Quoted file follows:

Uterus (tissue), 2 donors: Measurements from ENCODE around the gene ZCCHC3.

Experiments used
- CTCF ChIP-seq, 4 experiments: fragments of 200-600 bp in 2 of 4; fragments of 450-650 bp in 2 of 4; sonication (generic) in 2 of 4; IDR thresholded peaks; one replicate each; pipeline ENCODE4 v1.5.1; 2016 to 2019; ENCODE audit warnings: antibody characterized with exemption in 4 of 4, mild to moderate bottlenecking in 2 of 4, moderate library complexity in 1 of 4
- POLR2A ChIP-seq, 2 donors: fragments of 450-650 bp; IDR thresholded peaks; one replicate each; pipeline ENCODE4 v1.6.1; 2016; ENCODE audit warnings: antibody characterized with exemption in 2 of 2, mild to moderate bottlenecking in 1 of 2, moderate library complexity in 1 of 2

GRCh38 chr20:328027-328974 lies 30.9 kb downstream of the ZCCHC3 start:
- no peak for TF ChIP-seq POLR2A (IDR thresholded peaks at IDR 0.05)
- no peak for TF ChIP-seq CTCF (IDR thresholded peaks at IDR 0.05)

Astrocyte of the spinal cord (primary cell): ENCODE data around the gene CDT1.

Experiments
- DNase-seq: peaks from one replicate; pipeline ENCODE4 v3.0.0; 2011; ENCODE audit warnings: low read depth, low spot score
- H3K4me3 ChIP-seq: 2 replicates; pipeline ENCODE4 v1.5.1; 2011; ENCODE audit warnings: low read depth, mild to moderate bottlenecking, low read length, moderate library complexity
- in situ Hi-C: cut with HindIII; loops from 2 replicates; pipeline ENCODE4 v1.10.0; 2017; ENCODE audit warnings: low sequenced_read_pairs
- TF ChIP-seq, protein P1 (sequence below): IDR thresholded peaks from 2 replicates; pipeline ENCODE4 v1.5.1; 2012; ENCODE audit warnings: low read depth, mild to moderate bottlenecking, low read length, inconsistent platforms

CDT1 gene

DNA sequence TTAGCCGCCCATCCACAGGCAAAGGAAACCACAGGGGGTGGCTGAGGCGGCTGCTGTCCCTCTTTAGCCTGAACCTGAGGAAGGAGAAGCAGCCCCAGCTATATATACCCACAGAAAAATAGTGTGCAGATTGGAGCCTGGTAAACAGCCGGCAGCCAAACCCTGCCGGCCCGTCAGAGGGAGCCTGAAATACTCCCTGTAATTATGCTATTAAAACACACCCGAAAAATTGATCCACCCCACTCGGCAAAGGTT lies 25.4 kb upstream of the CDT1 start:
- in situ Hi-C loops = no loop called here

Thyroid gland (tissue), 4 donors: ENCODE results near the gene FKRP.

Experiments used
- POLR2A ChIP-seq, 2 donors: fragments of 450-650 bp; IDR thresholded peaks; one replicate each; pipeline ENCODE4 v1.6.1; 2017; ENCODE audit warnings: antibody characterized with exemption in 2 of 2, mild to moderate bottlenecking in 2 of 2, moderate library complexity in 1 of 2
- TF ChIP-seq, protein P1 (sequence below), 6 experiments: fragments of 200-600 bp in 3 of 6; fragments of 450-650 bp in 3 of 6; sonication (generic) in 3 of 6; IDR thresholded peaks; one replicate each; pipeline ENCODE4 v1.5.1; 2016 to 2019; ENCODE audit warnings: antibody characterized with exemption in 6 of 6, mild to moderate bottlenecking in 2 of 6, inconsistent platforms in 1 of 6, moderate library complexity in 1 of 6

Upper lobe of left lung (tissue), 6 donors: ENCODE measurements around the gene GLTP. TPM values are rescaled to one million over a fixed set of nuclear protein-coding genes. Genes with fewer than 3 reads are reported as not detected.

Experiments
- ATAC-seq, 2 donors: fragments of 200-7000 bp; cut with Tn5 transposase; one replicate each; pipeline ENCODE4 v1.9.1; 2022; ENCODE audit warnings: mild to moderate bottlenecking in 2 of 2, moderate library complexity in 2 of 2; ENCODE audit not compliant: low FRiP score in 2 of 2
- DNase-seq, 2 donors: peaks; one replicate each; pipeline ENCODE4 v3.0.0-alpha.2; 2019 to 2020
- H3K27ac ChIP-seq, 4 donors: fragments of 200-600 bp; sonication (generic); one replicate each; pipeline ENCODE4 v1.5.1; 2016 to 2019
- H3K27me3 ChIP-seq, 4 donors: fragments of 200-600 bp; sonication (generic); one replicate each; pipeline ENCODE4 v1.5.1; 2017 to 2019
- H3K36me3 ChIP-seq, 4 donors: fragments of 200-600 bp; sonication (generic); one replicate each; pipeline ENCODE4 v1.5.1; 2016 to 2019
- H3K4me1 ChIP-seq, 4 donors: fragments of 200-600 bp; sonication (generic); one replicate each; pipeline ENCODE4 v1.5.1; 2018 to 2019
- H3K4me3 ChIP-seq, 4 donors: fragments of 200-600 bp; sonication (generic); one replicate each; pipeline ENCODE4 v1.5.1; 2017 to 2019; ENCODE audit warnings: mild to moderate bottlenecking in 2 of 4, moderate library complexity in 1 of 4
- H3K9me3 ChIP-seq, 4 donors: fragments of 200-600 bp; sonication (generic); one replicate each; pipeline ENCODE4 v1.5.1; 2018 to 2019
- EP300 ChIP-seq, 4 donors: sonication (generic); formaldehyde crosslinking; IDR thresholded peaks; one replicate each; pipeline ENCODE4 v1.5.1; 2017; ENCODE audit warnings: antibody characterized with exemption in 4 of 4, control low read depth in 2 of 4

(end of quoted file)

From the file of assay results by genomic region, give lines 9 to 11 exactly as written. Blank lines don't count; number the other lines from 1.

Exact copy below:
Experiments
- DNase-seq: peaks from one replicate; pipeline ENCODE4 v3.0.0; 2011; ENCODE audit warnings: low read depth, low spot score
- H3K4me3 ChIP-seq: 2 replicates; pipeline ENCODE4 v1.5.1; 2011; ENCODE audit warnings: low read depth, mild to moderate bottlenecking, low read length, moderate library complexity